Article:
An About page helps to establish loyalty or a more personal bond between you and your potential client, as getting a glimpse into the history and inner workings of your company ease some of the unfamiliarity out of your relationship.
The first thing you should do is find a professional photo of yourself and post it in there. Right off the bat, having a photo of the human being behind the writing will give your clients a sense of familiarity with the person behind their commissioned pieces.
Base the personality of your writing on the type of clients that you’re creating for.
What do I mean by that?
Personality plays a role in differentiating yourself to customers. If you’re intending to write blog posts about how to push through modern parenting and your ‘About’ page has the technical terminology and personality of a Ph.D. student’s thesis on Exothermic Reactions of Boronic Particles in a Vacuum, you may not receive an abundance of offers. Create a website that has a healthy dose of your voice and personality, but make sure it’s suited towards the desires of your client-base.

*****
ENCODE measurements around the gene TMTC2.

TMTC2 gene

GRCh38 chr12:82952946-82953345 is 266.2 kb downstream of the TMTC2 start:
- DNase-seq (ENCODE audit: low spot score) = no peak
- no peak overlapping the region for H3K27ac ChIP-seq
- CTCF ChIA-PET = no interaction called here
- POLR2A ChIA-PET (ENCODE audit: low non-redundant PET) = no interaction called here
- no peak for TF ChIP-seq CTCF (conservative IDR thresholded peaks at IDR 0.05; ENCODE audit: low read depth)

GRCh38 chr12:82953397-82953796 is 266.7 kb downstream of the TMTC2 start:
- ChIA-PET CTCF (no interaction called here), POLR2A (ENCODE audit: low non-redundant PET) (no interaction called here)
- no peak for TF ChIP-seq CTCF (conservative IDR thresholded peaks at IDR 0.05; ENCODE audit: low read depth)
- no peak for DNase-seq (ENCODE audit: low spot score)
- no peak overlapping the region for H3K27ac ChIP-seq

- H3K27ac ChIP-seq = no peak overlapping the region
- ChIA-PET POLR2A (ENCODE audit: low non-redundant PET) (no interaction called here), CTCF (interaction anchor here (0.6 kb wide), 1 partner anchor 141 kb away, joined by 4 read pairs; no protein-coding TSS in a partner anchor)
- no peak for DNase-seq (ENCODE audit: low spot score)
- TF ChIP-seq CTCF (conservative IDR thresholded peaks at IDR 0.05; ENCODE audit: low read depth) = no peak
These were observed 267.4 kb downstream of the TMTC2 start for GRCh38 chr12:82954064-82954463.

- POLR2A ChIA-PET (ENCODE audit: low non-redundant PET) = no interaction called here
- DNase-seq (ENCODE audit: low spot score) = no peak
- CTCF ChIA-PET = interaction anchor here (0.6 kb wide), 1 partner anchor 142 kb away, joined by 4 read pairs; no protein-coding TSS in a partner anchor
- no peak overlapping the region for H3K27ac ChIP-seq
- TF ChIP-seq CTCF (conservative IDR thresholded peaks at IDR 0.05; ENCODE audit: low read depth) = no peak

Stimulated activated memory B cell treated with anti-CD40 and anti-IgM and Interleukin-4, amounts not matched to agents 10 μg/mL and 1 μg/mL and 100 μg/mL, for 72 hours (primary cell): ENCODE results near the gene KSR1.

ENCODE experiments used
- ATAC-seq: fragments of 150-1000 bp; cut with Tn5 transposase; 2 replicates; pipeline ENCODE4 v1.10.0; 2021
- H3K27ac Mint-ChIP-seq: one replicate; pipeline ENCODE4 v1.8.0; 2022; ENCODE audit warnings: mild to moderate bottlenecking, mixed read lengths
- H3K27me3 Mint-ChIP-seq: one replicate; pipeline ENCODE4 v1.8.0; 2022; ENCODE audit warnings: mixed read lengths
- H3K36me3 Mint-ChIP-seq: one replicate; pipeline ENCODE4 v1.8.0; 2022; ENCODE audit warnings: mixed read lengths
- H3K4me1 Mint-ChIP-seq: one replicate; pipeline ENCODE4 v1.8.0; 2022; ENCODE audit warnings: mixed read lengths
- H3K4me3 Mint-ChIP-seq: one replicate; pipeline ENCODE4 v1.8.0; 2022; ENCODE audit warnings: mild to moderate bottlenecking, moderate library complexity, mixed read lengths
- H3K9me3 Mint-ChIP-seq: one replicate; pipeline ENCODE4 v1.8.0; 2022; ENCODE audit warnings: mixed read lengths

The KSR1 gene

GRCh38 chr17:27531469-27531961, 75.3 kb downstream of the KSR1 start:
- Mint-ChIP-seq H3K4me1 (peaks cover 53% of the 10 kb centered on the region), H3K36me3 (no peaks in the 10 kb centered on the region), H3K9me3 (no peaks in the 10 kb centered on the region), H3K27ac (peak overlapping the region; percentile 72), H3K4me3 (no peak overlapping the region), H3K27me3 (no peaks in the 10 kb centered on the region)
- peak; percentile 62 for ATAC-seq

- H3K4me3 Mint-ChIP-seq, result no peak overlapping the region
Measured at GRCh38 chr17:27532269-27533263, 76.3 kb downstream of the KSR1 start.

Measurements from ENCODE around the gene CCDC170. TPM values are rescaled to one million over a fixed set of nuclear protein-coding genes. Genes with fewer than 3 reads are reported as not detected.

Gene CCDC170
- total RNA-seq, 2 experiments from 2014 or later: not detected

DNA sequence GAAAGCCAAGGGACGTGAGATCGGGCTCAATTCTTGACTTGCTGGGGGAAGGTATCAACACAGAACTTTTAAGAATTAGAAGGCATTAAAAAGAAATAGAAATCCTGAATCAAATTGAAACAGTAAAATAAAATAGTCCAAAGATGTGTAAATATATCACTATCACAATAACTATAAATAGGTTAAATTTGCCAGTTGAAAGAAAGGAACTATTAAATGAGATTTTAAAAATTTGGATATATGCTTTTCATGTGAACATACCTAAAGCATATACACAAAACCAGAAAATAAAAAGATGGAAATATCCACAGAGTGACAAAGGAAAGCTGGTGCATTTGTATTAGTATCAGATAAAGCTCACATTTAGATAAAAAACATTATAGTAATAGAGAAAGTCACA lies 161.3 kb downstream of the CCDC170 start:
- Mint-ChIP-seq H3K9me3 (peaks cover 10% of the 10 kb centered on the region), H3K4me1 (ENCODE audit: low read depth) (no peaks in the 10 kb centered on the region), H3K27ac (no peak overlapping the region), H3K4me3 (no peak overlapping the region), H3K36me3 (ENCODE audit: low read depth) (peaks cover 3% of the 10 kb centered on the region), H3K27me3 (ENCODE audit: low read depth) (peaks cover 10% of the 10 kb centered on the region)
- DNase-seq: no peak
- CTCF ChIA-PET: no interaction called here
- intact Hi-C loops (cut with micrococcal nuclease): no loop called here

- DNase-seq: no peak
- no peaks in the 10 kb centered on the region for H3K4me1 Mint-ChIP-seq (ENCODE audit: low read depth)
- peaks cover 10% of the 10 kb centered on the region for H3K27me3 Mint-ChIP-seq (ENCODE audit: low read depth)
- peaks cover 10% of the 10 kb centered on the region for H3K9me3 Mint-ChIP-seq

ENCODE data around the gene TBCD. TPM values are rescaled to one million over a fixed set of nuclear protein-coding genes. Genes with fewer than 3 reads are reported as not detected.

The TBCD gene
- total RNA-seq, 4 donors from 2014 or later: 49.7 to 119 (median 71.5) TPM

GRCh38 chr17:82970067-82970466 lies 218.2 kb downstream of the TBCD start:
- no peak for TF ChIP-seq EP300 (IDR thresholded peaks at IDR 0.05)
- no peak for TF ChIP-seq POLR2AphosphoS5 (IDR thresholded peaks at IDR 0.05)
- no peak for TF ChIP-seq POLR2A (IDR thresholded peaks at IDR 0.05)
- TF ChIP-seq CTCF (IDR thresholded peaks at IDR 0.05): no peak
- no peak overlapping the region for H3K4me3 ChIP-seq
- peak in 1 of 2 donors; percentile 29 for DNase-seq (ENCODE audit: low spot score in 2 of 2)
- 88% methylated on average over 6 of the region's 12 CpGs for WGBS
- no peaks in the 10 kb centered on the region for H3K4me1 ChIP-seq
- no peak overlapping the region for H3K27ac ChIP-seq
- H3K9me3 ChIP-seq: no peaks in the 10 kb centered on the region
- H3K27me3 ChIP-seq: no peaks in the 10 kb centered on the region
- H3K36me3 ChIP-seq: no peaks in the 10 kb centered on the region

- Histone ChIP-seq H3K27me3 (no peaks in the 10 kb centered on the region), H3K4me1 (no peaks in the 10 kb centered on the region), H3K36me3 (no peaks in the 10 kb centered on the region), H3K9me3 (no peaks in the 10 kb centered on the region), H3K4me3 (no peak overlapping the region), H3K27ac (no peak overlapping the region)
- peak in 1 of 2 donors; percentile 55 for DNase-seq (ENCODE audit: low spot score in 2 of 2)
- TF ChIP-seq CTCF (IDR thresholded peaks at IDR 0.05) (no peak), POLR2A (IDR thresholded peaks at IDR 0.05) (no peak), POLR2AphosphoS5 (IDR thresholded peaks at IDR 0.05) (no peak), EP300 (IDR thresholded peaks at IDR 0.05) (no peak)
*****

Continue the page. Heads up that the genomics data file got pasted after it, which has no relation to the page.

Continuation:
What about writing in first person or third person?
I’ve actually found both to be a solid solution to this age-old problem. Rather than just one or the other, write a short blurb about yourself in the third person, and then finish off the bulk of the section in your first-person voice.
Don’t forget that despite this section being about you and your company on the surface, this page will still serve as a platform on which to sell your services. Rather than writing paragraphs on your history and awards, direct the narrative to how you can help your clients. The aim is to show that hiring you will benefit them in a tangible way.
After all is said and done, don’t leave them at the bottom of your About page with no direct action to hire you! You’ve just finished selling yourself to them, they’re ready to buy, give them a little nudge by implementing a call to action, and a “contact me now” link.